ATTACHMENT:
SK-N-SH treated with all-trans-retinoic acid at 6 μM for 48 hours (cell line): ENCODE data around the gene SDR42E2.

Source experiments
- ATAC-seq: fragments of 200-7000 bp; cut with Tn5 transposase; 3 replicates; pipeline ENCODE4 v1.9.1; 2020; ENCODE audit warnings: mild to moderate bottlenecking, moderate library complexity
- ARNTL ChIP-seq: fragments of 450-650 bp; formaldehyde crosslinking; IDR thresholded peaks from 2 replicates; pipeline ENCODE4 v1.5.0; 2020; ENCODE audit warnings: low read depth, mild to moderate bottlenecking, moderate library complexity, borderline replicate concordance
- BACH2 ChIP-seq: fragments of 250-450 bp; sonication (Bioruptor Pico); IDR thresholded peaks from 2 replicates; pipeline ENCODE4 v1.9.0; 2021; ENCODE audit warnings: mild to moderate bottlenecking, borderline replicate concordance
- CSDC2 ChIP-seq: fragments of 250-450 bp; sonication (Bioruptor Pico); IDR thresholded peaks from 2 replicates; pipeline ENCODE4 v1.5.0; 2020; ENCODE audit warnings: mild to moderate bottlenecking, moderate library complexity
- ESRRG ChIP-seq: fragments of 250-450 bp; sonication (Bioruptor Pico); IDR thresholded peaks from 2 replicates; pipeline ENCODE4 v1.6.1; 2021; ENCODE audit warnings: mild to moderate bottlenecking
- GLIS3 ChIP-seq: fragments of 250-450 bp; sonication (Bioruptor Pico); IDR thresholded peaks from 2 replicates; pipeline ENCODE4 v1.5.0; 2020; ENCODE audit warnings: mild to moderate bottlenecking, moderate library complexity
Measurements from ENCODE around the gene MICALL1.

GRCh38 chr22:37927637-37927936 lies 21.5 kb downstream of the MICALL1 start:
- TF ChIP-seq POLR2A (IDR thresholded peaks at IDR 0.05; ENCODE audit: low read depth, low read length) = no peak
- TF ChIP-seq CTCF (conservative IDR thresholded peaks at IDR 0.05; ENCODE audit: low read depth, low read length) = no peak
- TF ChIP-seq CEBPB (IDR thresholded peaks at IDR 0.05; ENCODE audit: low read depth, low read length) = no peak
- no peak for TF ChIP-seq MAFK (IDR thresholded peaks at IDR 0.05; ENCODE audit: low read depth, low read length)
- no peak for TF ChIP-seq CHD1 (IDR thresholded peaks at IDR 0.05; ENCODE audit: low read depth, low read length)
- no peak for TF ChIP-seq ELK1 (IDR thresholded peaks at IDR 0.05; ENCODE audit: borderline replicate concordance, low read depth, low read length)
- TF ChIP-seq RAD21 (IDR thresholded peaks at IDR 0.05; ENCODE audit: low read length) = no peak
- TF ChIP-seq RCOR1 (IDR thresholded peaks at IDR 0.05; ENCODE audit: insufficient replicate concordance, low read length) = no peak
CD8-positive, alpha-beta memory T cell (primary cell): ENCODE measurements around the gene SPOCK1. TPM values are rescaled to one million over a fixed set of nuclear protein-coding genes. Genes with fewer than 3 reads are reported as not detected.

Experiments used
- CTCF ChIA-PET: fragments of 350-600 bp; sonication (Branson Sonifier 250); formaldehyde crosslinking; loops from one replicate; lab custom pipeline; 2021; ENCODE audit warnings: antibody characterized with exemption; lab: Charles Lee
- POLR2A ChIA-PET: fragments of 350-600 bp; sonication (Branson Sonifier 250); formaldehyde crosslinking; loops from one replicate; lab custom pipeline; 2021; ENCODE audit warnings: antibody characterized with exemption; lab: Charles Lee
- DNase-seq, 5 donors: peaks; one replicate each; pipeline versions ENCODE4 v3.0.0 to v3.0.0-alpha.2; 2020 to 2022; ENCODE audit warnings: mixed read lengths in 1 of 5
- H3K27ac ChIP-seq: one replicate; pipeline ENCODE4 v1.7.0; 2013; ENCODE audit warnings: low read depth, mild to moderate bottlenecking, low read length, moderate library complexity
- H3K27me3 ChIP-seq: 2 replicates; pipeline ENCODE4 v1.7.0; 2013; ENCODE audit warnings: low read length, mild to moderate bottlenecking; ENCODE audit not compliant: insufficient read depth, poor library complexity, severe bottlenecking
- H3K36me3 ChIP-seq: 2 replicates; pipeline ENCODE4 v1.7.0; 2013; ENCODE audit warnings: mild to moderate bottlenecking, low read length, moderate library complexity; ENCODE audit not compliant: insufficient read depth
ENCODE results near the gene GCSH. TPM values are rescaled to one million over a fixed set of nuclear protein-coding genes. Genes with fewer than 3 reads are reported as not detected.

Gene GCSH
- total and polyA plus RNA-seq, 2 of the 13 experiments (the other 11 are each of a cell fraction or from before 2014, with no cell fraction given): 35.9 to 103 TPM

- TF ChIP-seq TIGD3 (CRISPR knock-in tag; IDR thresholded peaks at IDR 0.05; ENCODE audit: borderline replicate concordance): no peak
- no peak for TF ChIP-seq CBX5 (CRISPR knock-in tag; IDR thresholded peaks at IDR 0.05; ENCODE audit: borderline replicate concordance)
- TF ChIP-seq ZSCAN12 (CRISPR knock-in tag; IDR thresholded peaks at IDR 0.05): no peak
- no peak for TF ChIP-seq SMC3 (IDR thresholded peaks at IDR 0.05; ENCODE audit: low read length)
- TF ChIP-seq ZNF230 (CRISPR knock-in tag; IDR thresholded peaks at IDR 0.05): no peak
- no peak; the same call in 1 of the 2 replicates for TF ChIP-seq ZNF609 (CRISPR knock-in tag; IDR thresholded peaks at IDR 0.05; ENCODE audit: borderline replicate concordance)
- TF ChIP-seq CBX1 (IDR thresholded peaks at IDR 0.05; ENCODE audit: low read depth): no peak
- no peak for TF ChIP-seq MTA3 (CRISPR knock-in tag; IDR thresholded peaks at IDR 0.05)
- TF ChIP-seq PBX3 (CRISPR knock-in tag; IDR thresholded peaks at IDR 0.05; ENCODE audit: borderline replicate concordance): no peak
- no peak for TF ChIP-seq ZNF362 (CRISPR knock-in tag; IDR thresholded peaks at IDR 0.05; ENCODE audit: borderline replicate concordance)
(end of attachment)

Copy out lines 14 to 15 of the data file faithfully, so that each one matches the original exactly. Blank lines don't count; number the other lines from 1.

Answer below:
- no peak for TF ChIP-seq MAFK (IDR thresholded peaks at IDR 0.05; ENCODE audit: low read depth, low read length)
- no peak for TF ChIP-seq CHD1 (IDR thresholded peaks at IDR 0.05; ENCODE audit: low read depth, low read length)